3. Economy-Developing local, regional and national economies Transport-Activities associated with the moving of people and goods from one place to another, and systems for the provision of such movements Building and maintaining public roads-
5. Working-Working Labour-Activities associated with work practises and organised and unorganised labour (none)-
7. Governing-Governing Government and Administration-Activities associated with the governance of local areas, regions, the State and the nation, and the administration of public programs - includes both principled and corrupt activities. Developing roles for government - administering public roads and bridges-

Assessment of significance

SHR Criteria a)
[Historical significance]
Surviving remnants of Cox's Road have state historical significance as physical evidence of the first road constructed across the Blue Mountains from Emu Plains to the Bathurst Plains (1814-15). Constructed in 1814-15 Cox's Road is one of the earliest Colonial-era road-lines surviving in Australia. The 1814 road is tangible evidence of the development of the colony at Sydney and of the expansion of white settlement into western NSW. The road symbolises the occupation of the country and Governor Macquarie's aspirations for the eventual opening of the interior to European settlement after the discovery of the Western plains by G W Evans in 1814. In this respect the 1814-1815 Cox's Road has considerable symbolic significance as an official public work which laid the foundations for future development. Cox's Road is linked with the foundation of Bathurst, the first inland settlement in NSW, which was proclaimed by Governor Macquarie on 7 May 1815 after his journey along the road.
SHR Criteria b)
[Associative significance]
The surviving remnants of Cox's Road have state significance for their close association with Governor Lachlan Macquarie who commissioned the building of the road into the interior, and with the magistrate and ex-army officer Captain William Cox, who supervised the building of the road. The road is also associated with the convicts who laboured on the road to obtain their liberty, and with the officers and men who assisted Cox such as Thomas Hobby, Richard Lewis, John Tighe and Samuel Ayres. The crossing of the Blue Mountains, the surveying of a route to Bathurst and the building of Cox's Road were significant events in the period of Macquarie's governorship. Governor Macquarie's view of the importance of the road is demonstrated by his reports to Earl Bathurst, the British Secretary of State for War and the Colonies, and by his journey to the Bathurst Plains immediately after its construction, where he proclaimed the site for the Bathurst township.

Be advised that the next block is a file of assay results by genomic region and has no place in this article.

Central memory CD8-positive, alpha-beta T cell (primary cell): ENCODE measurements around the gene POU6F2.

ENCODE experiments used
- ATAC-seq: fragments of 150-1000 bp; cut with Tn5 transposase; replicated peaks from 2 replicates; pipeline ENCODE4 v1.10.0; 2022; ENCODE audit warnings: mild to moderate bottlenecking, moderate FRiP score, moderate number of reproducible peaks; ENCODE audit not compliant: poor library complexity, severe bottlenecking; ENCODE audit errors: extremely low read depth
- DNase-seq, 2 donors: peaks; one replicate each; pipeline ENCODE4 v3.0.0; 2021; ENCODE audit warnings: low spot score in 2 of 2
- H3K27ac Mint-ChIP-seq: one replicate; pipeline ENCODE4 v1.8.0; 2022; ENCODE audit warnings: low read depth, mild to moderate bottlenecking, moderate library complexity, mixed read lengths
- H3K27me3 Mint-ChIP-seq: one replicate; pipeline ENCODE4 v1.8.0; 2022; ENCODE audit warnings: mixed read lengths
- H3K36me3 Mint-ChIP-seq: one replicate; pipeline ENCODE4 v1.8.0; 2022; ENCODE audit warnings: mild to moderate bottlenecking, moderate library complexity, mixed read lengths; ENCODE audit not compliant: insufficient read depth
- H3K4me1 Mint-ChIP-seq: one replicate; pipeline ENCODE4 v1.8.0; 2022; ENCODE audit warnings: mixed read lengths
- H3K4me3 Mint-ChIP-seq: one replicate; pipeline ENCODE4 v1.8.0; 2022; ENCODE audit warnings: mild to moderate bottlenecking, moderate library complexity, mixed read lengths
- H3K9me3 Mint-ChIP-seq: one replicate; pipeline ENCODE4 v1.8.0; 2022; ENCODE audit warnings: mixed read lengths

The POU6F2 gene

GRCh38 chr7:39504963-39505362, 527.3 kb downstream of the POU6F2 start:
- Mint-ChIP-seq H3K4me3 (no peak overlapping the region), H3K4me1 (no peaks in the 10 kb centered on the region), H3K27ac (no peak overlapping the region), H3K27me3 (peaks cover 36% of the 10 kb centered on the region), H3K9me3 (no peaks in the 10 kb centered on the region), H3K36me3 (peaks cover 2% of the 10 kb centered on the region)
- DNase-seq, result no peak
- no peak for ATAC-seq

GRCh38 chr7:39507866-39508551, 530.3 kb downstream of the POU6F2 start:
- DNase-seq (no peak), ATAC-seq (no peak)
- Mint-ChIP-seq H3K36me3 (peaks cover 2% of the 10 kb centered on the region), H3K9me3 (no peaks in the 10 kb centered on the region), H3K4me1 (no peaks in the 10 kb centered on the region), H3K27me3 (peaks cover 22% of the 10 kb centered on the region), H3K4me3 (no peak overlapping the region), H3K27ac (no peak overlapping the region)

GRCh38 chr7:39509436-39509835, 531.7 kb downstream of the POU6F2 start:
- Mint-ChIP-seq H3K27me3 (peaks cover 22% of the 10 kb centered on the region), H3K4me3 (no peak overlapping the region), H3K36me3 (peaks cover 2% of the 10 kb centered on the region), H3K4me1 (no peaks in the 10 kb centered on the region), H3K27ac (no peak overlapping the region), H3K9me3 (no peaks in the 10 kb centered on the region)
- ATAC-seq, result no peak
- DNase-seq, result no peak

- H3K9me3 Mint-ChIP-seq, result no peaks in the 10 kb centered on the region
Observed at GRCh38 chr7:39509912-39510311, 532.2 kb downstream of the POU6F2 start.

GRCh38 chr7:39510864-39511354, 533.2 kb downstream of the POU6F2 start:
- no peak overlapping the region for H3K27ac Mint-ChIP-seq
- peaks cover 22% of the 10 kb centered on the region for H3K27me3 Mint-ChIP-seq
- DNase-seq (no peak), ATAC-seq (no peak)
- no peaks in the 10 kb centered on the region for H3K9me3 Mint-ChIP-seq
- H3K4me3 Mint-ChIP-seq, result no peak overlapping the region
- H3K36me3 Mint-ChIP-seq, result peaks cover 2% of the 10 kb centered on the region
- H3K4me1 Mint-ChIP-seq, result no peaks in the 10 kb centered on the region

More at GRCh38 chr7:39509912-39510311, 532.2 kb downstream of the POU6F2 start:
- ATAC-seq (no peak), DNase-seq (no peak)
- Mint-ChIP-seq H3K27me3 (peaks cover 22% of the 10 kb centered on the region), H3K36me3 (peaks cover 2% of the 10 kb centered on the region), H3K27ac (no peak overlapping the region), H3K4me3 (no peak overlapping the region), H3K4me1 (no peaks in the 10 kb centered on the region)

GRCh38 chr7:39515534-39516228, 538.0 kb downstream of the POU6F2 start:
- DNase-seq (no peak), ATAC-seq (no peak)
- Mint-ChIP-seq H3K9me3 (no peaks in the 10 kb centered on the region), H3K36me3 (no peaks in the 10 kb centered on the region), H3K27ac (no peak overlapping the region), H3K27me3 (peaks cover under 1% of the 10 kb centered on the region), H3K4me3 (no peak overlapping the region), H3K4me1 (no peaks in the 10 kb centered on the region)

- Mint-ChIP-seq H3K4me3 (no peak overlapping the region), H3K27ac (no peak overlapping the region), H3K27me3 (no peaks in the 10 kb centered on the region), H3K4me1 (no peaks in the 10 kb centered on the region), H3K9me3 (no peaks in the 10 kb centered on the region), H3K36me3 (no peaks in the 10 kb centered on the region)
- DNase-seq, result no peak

William Cox's achievement using a small group of convict men in a short period of time and with no loss of life caused by road-making or other substantial difficulties, was reflective of his reputation as a more humane employer and magistrate than many of his contemporaries. The leadership qualities, vision and skill he showed constructing the road would also be evident in later government contracts won by Cox for other public works .
SHR Criteria c)
[Aesthetic significance]
The surviving precincts of Cox's Road have state technical significance for their ability to demonstrate simple, pre 1820s road building techniques. Improvement of the 1814 route throughout the 1820s also provide important evidence of later road building techniques and demonstrates the ongoing use of this key route to the interior, before it was superseded by the new Great Western Road laid out by Sir Thomas Mitchell in the 1830s.